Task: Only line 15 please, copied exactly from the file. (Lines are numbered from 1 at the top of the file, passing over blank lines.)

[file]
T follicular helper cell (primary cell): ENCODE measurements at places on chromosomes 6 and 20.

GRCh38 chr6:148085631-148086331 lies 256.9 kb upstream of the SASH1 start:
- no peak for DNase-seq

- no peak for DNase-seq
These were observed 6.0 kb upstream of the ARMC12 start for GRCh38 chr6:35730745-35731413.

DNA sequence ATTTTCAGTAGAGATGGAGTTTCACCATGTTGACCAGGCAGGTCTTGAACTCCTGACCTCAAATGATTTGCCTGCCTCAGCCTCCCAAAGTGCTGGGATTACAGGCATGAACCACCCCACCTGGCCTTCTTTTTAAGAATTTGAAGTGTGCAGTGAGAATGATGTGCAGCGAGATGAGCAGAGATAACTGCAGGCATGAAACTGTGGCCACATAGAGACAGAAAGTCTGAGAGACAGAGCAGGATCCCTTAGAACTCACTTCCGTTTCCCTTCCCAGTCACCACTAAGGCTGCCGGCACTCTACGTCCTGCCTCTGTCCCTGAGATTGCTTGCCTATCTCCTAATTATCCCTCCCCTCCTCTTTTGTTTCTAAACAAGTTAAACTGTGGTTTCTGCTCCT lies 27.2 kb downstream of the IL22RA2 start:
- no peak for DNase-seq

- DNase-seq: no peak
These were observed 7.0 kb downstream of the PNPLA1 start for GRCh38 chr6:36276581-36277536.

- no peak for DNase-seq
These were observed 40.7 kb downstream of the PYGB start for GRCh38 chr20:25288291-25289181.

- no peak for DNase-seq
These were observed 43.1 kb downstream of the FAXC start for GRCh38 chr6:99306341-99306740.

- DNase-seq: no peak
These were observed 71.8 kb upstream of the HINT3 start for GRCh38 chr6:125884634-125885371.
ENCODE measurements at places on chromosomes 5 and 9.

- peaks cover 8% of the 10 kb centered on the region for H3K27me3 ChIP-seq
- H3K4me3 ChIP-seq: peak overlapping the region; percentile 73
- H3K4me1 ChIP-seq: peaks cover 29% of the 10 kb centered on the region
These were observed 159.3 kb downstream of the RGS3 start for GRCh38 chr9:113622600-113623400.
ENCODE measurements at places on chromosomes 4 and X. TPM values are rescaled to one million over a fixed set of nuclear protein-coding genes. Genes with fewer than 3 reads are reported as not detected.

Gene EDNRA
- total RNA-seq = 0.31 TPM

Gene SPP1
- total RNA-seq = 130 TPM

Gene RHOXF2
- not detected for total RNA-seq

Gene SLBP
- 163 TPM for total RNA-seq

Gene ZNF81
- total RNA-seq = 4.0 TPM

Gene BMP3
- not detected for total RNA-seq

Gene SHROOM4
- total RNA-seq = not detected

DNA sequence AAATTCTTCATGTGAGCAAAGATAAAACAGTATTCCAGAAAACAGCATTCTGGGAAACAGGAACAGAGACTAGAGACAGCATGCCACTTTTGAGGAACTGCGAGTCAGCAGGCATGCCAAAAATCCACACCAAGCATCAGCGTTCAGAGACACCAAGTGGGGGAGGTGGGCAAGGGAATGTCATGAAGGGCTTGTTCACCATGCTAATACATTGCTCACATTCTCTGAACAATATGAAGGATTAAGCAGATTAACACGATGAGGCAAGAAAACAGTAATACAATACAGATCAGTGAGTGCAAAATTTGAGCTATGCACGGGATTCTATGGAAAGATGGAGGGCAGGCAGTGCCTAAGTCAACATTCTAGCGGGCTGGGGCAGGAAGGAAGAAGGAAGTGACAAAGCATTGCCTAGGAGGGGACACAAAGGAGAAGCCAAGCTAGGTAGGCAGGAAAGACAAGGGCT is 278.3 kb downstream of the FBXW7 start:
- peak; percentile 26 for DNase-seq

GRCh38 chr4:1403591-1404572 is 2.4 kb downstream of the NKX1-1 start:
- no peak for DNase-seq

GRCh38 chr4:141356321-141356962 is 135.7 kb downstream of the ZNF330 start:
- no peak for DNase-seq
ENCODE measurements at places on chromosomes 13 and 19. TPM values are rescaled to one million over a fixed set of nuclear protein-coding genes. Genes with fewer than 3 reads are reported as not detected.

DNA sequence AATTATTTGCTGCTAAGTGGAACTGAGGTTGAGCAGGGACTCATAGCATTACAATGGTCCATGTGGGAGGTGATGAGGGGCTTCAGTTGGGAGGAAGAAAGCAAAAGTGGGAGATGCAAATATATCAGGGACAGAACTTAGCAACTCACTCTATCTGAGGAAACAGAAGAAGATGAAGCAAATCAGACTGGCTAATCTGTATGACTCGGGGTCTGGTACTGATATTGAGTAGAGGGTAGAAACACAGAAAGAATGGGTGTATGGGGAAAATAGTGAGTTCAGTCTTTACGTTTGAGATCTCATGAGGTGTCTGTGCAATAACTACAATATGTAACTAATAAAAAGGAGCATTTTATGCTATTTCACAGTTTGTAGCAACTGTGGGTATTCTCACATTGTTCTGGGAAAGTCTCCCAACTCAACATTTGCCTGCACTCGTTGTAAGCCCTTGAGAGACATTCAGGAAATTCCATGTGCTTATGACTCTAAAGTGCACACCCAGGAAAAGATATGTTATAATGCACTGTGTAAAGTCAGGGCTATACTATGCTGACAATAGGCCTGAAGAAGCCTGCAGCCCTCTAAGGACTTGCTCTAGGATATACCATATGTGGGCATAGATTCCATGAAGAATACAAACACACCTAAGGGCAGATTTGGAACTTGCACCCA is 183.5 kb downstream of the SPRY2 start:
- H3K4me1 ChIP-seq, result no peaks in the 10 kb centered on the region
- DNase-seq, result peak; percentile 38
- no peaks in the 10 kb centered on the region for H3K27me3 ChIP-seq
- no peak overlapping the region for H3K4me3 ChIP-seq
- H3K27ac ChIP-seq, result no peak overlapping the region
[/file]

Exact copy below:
These were observed 71.8 kb upstream of the HINT3 start for GRCh38 chr6:125884634-125885371.